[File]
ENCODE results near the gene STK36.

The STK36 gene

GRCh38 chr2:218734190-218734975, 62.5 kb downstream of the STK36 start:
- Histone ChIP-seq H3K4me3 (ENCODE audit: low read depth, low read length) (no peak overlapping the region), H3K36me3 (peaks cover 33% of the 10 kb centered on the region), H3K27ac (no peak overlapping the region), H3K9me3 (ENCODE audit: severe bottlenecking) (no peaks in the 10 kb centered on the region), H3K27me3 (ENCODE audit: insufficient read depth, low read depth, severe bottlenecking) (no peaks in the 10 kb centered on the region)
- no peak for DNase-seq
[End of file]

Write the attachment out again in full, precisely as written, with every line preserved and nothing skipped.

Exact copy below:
ENCODE results near the gene STK36.

The STK36 gene

GRCh38 chr2:218734190-218734975, 62.5 kb downstream of the STK36 start:
- Histone ChIP-seq H3K4me3 (ENCODE audit: low read depth, low read length) (no peak overlapping the region), H3K36me3 (peaks cover 33% of the 10 kb centered on the region), H3K27ac (no peak overlapping the region), H3K9me3 (ENCODE audit: severe bottlenecking) (no peaks in the 10 kb centered on the region), H3K27me3 (ENCODE audit: insufficient read depth, low read depth, severe bottlenecking) (no peaks in the 10 kb centered on the region)
- no peak for DNase-seq